Foreign students and trainees are welcomed by the EU for study purposes. Member States must ensure that during their studies third-country national (TCN) students can legally work for at least ten hours a week, whereas trainees may not. This article deals with these often overlooked TCN students and
Banerjee, Kaustuva; Halder, Santoshi; Guha, Abhijit
The main purpose of this study is to understand the opinion of student trainee teachers towards Microteaching skills. In this study, survey method was adopted. The participants of this study were 130 trainee students from four Teacher Training Colleges of West Bengal, India in 2013-14 sessions. The tools used in the study for data collection was a…
Conclusion: The tool designed to assess bag-mask ventilation and tracheal intubation skills in anesthesia trainees demonstrated excellent inter-rater reliability, fair test-retest reliability, and good construct validity. The authors recommend its use for formative and summative assessment of junior anesthesia trainees.
... coverage for USAID participant trainees. 752.7018 Section 752.7018 Federal Acquisition Regulations System... of USAID Contract Clauses 752.7018 Health and accident coverage for USAID participant trainees. For use in any USAID contract under which USAID participants are trained. Health and Accident Coverage for...
Beer, Amanda M.; Spanierman, Lisa B.; Greene, Jennifer C.; Todd, Nathan R.
This mixed methods study examined social justice commitments of counseling psychology graduate trainees. In the quantitative portion of the study, a national sample of trainees (n = 260) completed a web-based survey assessing their commitments to social justice and related personal and training variables. Results suggested that students desired…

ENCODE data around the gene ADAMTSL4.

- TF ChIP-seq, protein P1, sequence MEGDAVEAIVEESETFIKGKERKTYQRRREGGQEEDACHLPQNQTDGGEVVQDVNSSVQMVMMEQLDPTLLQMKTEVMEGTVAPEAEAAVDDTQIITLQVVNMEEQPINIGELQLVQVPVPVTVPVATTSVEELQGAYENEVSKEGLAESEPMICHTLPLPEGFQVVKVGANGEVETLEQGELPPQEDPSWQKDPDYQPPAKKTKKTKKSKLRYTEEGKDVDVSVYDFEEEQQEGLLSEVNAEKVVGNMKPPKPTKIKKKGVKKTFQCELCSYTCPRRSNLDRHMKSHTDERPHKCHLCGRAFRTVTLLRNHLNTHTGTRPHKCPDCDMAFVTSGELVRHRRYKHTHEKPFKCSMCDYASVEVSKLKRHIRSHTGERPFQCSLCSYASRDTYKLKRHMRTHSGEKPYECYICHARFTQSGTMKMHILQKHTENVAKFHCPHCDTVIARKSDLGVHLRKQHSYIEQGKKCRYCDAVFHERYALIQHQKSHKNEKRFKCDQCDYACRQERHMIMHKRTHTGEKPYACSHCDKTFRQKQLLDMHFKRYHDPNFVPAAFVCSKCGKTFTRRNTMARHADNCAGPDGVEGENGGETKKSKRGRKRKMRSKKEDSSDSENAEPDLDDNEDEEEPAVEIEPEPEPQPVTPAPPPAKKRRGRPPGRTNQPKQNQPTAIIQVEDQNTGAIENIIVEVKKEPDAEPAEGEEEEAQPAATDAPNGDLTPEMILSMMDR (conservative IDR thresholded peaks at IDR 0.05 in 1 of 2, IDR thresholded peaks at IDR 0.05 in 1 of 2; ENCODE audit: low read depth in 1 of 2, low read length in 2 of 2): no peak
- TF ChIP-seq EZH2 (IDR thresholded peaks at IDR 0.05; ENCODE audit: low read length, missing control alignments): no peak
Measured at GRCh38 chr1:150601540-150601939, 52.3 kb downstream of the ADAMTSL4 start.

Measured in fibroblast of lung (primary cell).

Although spiritual/religious identity development is included within multicultural training on the theoretical level, significant gaps exist in counseling trainees' practical preparation for spiritual/religious competence. This grounded theory study explores counseling trainees' multicultural counseling competence within the…
Lawson, David M.; And Others
Investigated counselor trainee's recollections of early family structure and current intergenerational relationships. Found trainees who remained relatively free from "triangling" patterns with parents reported significantly greater spousal intimacy, more individuation from parents, and less triangulation with children and spouses.…
Kahyalar, Eda; Yazici, lkay Çelik
This article reports on the findings from a study which investigated supervision in language teaching from a supervisor's and her three trainee teachers' perspectives. The data in the study were from three sources: 1) audio recordings of the supervisor's feedback sessions with each trainee teacher, 2) audio recording of an interview between the…
Young Kaelber, Kara A.; Schwartz, Robert C.
This study explored degree of empathy and emotional intelligence among Thai (n?=?48) and American (n?=?53) counsellor trainees to determine if differences in Eastern and Western cultural orientations (e.g., interdependent versus independent self-construals) affect foundational counselling skills. Results indicated that Western trainees showed…
Agius, Steven J; Tack, Gurinder; Murphy, Philip; Holmes, Stuart; Hayden, Jacky
Postgraduate medical trainees may take time out of programme for personal or professional reasons which can delay completion of training. This survey of out of programme trainees in England explores a phenomenon that impacts significantly upon medical careers and workforce planning.
Considering the coping effect and health connections of diary-keeping behaviour, the purpose of the present study was to investigate diary-keeping in relation to happiness and gender among Turkish teacher trainees. A sample of 417 teacher trainees between the ages of 18 and 29 was surveyed. Happiness was considered as consisting of positive and…
AlJamal, Yazan N; Ali, Shahzad M; Ruparel, Raaj K; Brahmbhatt, Rushin D; Yadav, Siddhant; Farley, David R